PubMed: Selected cannabis cultivars modulate glial activation: in vitro and in vivo studies

PubMed: Selected cannabis cultivars modulate glial activation: in vitro and in vivo studies

J Cannabis Res. 2024 May 22;6(1):25. doi: 10.1186/s42238-024-00232-0.


INTRODUCTION: Multiple sclerosis (MS) is a chronic autoimmune disease of the central nervous system characterized by neuroinflammation, demyelination and axonal loss. Cannabis, an immunomodulating agent, is known for its ability to treat MS effectively. However, due to variations in the profile of secondary metabolites, especially cannabinoids, among cannabis cultivars, the effectiveness of cannabis treatment can vary, with significant variability in the effects on different biological parameters. For screening available cultivars, cellular in vitro as well as pre-clinical in vivo assays, are required to evaluate the effectiveness of the wide range of chemical variability that exists in cannabis cultivars. This study evaluated comparatively three chemically diverse cannabis cultivars, CN2, CN4 and CN6, containing different ratios of phytocannabinoids, for their neuroinflammatory activity in MS model.

MATERIALS AND METHODS: In vitro experiments were performed with lipopolysaccharide (LPS)-activated BV-2 microglia and primary glial cells to evaluate the effect of different cannabis cultivars on nitric oxide (NO) and inflammatory cytokines, as well as inducible nitric oxide synthase (iNOS) protein expression. An in vivo experiment using the experimental autoimmune encephalomyelitis (EAE) MS model was conducted using Myelin oligodendrocyte glycoprotein (MOG) as the activating peptide. The cannabis extracts of the cultivars CN2, CN4, CN6 or vehicle, were intraperitoneally injected with clinical scores given based on observed symptoms over the course of study. At the end of the experiment, the mice were sacrificed, and splenocyte cytokine secretion was measured using ELISA. Lumbar sections from the spinal cord of treated MS mice were evaluated for microglia, astrocytes and CD4+ cells.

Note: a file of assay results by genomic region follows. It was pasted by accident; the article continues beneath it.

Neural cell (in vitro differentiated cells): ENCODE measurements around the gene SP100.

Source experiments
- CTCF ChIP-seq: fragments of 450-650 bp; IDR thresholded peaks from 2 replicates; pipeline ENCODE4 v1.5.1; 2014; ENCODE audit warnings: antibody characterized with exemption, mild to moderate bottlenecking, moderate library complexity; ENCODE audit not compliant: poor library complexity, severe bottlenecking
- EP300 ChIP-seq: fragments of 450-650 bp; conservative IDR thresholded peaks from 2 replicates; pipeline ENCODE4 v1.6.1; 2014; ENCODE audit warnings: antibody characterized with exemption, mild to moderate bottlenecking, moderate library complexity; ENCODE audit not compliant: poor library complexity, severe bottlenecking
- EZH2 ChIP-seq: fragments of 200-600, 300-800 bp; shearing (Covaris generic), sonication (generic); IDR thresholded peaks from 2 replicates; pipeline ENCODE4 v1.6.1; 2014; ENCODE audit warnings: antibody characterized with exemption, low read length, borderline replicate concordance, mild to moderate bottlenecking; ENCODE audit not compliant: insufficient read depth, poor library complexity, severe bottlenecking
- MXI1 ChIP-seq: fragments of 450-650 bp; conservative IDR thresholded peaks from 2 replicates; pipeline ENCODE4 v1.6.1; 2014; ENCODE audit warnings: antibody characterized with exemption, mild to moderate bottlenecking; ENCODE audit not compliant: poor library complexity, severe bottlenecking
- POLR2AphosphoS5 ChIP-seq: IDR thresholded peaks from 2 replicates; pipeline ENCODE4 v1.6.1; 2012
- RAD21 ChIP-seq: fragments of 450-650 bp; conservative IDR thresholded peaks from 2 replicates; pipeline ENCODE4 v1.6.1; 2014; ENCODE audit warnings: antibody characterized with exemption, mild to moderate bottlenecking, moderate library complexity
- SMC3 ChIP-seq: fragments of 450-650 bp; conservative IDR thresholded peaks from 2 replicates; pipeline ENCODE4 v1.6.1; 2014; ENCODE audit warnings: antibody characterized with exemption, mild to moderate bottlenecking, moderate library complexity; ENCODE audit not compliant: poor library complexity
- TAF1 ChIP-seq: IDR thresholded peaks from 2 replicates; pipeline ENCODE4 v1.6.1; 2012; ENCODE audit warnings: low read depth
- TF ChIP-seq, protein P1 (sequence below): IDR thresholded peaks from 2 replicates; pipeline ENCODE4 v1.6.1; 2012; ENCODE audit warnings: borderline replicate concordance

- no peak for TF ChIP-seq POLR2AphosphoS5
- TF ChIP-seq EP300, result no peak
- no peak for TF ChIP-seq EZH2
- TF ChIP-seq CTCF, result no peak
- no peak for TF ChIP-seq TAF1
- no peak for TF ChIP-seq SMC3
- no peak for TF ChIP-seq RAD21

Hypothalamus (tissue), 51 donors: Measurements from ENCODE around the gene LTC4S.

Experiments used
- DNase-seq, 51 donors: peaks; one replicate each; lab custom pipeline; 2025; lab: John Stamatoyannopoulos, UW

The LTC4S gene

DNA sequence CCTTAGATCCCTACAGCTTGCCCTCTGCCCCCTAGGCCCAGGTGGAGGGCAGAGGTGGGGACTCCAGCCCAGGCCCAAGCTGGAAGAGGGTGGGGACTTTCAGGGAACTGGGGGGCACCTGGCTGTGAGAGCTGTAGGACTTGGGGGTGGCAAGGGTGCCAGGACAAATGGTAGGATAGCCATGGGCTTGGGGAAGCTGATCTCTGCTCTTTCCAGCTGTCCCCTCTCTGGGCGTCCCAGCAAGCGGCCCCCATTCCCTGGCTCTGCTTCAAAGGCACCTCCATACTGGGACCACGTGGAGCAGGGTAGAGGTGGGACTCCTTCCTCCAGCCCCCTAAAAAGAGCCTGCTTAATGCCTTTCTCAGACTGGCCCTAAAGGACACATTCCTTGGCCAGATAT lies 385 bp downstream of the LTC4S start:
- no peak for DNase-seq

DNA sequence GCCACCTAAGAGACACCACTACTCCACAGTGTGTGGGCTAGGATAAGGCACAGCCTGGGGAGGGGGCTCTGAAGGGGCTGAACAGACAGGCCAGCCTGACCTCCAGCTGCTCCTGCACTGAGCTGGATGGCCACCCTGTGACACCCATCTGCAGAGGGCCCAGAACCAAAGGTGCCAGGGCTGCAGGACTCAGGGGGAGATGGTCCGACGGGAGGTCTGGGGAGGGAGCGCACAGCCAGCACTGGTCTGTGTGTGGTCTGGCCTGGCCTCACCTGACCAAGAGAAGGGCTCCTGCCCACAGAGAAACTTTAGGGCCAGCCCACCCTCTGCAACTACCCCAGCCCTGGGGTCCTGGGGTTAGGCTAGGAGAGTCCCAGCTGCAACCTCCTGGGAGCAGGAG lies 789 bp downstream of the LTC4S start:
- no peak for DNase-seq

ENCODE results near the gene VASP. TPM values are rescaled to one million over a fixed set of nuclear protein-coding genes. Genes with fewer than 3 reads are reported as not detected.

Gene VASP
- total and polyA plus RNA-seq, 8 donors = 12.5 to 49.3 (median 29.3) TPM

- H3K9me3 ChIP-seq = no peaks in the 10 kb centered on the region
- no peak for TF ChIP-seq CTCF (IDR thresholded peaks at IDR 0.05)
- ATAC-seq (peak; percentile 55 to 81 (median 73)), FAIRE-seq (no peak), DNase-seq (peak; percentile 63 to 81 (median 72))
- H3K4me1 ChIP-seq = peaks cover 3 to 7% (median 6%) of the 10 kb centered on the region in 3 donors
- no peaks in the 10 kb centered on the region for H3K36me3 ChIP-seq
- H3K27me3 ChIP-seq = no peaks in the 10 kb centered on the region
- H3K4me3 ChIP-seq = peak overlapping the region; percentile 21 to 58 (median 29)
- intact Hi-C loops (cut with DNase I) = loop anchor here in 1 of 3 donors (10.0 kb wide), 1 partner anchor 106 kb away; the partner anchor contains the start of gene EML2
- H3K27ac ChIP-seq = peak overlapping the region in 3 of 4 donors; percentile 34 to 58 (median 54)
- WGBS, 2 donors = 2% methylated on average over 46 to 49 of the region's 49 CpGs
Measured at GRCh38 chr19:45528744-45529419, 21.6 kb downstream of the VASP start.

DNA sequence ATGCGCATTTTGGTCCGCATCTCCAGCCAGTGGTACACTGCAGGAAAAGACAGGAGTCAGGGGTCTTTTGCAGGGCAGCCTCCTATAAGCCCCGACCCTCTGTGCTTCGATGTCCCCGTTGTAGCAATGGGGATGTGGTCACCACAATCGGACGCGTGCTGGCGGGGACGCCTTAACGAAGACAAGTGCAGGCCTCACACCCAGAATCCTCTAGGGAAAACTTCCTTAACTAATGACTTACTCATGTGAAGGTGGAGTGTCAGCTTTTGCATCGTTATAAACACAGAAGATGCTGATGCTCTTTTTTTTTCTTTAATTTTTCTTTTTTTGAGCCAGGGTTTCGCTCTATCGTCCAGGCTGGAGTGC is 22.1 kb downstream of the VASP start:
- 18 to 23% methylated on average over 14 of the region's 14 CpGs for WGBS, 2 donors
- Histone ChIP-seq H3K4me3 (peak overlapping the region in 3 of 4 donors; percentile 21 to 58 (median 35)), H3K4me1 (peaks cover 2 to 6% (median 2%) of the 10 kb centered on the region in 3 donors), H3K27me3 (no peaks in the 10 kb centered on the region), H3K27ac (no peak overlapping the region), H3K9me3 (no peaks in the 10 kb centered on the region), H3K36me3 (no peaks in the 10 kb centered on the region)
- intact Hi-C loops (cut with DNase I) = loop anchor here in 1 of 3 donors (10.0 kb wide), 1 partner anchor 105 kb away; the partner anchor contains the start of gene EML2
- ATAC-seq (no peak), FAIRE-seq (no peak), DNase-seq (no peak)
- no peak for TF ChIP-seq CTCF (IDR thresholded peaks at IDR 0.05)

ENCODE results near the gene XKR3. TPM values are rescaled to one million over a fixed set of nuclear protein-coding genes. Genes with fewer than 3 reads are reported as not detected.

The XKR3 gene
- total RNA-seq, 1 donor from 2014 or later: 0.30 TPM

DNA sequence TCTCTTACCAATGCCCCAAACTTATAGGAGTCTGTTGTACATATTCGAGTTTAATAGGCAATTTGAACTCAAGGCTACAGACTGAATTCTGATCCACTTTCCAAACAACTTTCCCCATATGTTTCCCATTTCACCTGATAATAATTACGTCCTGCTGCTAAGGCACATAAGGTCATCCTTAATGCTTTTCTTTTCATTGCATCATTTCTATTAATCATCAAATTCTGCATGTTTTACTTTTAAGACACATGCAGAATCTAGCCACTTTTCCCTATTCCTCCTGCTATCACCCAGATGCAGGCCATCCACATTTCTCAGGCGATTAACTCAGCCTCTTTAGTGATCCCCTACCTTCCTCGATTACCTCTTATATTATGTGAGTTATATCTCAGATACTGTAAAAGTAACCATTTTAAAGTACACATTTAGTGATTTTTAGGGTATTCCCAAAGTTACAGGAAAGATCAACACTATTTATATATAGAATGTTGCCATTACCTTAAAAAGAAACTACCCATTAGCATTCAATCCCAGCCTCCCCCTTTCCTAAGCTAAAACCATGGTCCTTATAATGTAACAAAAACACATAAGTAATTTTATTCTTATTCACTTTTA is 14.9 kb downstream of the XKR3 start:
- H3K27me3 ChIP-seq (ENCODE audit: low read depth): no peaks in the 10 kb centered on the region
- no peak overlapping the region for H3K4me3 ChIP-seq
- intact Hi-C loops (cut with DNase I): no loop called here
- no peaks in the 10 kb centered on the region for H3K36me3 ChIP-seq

RESULTS: Extracts of the CN2 cultivar contained tetrahydrocannabinolic acid (THCA) and tetrahydrocannabinol (THC) without cannabidiol (CBD), and a number of monoterpenes. CN4 contained cannabidiolic acid (CBDA) and tetrahydrocannabidiolic acid (THCA), with significant amounts of THC: CBD in a 1:1 ratio, as well as sesquiterpenes and some monoterpenes; and CN6 contained primarily CBDA and THCA, as well as THC and CBD in a 2:1 ratio, with some sesquiterpenes and no monoterpenes. All extracts were not cytotoxic in glial cells up to 50 µg/ml. Dose dependent inhibition of LPS-induced BV2 as well as primary microglial NO secretion confirmed the anti-inflammatory and anti-oxidative activity of the three cannabis cultivars. CN2 but not CN4 reduced both astrocytosis and microglial activation in lumbar sections of EAE mice. In contrast, CN4 but not CN2 significantly decreased the secretion of TNFα and Interferon γ (IFNγ) in primary splenocytes extracted from EAE mice.

CONCLUSIONS: While both cannabis cultivars, CN2 and CN4, significantly reduced the severity of the clinical signs throughout the course of the study, they modulated different inflammatory mediators and pathways, probably due to differences in their phytocannabinoid composition. This demonstrates the differential potential of cannabis cultivars differing in chemotype to regulate neuroinflammation and their potential to treat MS.

PMID:38778343 | DOI:10.1186/s42238-024-00232-0 May 22, 2024 10:00 am